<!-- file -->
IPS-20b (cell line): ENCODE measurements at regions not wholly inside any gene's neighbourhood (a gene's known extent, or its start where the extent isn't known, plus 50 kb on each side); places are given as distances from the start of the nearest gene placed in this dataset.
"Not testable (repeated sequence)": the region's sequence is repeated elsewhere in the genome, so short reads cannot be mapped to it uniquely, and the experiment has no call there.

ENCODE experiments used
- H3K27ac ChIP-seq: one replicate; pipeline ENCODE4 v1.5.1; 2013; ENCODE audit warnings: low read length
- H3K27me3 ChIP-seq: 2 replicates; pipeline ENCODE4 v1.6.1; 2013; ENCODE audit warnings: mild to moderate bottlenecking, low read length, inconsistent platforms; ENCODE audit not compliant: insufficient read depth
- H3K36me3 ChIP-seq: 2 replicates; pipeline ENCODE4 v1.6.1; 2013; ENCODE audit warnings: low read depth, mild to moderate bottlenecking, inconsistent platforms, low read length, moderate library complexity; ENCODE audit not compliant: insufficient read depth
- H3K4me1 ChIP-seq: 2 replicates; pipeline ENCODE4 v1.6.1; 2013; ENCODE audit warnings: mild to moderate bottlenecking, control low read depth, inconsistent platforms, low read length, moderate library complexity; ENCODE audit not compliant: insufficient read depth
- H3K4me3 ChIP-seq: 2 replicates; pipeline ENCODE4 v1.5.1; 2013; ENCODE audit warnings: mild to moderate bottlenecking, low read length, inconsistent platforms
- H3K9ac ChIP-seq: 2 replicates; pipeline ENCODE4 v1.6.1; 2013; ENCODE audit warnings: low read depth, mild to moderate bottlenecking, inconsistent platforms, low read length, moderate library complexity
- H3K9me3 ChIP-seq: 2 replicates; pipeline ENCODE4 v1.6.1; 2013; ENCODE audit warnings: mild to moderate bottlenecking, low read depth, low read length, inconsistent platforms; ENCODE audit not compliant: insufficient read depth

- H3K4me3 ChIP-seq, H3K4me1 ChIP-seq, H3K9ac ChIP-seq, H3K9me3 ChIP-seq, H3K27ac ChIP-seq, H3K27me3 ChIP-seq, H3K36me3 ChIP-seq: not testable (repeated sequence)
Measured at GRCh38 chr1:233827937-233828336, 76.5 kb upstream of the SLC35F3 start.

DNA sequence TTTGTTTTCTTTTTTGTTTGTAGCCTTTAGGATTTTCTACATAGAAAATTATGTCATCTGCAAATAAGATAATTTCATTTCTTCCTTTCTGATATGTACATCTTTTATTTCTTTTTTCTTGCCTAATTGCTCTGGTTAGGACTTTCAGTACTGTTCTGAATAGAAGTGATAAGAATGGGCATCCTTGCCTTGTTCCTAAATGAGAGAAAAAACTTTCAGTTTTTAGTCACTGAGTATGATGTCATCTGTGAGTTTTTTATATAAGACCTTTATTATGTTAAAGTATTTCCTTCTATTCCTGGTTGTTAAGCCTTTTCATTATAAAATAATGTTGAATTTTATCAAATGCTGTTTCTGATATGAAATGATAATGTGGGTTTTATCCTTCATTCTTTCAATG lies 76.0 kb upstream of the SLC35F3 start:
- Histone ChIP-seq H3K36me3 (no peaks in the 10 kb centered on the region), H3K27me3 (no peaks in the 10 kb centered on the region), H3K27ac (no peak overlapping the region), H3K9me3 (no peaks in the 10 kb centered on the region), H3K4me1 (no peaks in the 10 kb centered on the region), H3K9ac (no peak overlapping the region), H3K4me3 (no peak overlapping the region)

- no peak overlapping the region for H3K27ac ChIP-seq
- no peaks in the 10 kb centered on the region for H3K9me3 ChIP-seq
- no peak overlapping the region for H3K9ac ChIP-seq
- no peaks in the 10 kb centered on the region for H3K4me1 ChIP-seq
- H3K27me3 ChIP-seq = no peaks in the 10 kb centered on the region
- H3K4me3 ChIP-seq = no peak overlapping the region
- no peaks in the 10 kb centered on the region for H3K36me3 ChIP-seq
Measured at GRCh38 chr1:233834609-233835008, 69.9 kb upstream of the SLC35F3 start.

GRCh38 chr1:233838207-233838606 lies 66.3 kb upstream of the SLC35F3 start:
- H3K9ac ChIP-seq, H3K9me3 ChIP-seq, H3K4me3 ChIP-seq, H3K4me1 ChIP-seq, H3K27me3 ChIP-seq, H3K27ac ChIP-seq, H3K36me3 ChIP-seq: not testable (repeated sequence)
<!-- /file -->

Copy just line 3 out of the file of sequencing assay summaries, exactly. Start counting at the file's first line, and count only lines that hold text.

ENCODE experiments used